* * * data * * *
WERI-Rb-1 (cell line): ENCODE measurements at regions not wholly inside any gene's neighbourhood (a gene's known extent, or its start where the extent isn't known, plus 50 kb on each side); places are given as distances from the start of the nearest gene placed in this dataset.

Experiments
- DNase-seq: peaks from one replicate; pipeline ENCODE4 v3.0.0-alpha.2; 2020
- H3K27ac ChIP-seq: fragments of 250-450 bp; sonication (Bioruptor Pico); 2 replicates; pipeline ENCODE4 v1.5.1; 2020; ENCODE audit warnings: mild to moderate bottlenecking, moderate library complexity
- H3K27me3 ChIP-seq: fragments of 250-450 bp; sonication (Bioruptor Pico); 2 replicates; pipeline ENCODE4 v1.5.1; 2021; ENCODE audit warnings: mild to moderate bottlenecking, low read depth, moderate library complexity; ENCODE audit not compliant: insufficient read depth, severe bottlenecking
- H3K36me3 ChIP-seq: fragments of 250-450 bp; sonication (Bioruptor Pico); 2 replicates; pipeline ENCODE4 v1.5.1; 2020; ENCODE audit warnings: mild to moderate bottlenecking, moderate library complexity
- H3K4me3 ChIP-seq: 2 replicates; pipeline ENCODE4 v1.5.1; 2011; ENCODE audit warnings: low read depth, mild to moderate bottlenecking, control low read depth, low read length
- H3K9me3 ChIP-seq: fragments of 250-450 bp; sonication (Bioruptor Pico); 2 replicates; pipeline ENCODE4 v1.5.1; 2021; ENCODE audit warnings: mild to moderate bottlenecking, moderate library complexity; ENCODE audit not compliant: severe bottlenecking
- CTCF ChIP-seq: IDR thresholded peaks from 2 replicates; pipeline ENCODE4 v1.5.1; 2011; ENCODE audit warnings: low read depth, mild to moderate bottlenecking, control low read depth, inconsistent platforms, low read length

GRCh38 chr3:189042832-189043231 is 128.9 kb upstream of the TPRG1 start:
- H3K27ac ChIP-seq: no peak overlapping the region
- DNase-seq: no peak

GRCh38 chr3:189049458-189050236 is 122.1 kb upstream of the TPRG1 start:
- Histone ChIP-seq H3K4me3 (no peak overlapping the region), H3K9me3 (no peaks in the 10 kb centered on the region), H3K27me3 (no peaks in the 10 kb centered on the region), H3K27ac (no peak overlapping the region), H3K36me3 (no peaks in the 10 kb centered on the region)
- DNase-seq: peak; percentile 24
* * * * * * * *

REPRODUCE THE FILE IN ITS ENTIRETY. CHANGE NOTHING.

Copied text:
WERI-Rb-1 (cell line): ENCODE measurements at regions not wholly inside any gene's neighbourhood (a gene's known extent, or its start where the extent isn't known, plus 50 kb on each side); places are given as distances from the start of the nearest gene placed in this dataset.

Experiments
- DNase-seq: peaks from one replicate; pipeline ENCODE4 v3.0.0-alpha.2; 2020
- H3K27ac ChIP-seq: fragments of 250-450 bp; sonication (Bioruptor Pico); 2 replicates; pipeline ENCODE4 v1.5.1; 2020; ENCODE audit warnings: mild to moderate bottlenecking, moderate library complexity
- H3K27me3 ChIP-seq: fragments of 250-450 bp; sonication (Bioruptor Pico); 2 replicates; pipeline ENCODE4 v1.5.1; 2021; ENCODE audit warnings: mild to moderate bottlenecking, low read depth, moderate library complexity; ENCODE audit not compliant: insufficient read depth, severe bottlenecking
- H3K36me3 ChIP-seq: fragments of 250-450 bp; sonication (Bioruptor Pico); 2 replicates; pipeline ENCODE4 v1.5.1; 2020; ENCODE audit warnings: mild to moderate bottlenecking, moderate library complexity
- H3K4me3 ChIP-seq: 2 replicates; pipeline ENCODE4 v1.5.1; 2011; ENCODE audit warnings: low read depth, mild to moderate bottlenecking, control low read depth, low read length
- H3K9me3 ChIP-seq: fragments of 250-450 bp; sonication (Bioruptor Pico); 2 replicates; pipeline ENCODE4 v1.5.1; 2021; ENCODE audit warnings: mild to moderate bottlenecking, moderate library complexity; ENCODE audit not compliant: severe bottlenecking
- CTCF ChIP-seq: IDR thresholded peaks from 2 replicates; pipeline ENCODE4 v1.5.1; 2011; ENCODE audit warnings: low read depth, mild to moderate bottlenecking, control low read depth, inconsistent platforms, low read length

GRCh38 chr3:189042832-189043231 is 128.9 kb upstream of the TPRG1 start:
- H3K27ac ChIP-seq: no peak overlapping the region
- DNase-seq: no peak

GRCh38 chr3:189049458-189050236 is 122.1 kb upstream of the TPRG1 start:
- Histone ChIP-seq H3K4me3 (no peak overlapping the region), H3K9me3 (no peaks in the 10 kb centered on the region), H3K27me3 (no peaks in the 10 kb centered on the region), H3K27ac (no peak overlapping the region), H3K36me3 (no peaks in the 10 kb centered on the region)
- DNase-seq: peak; percentile 24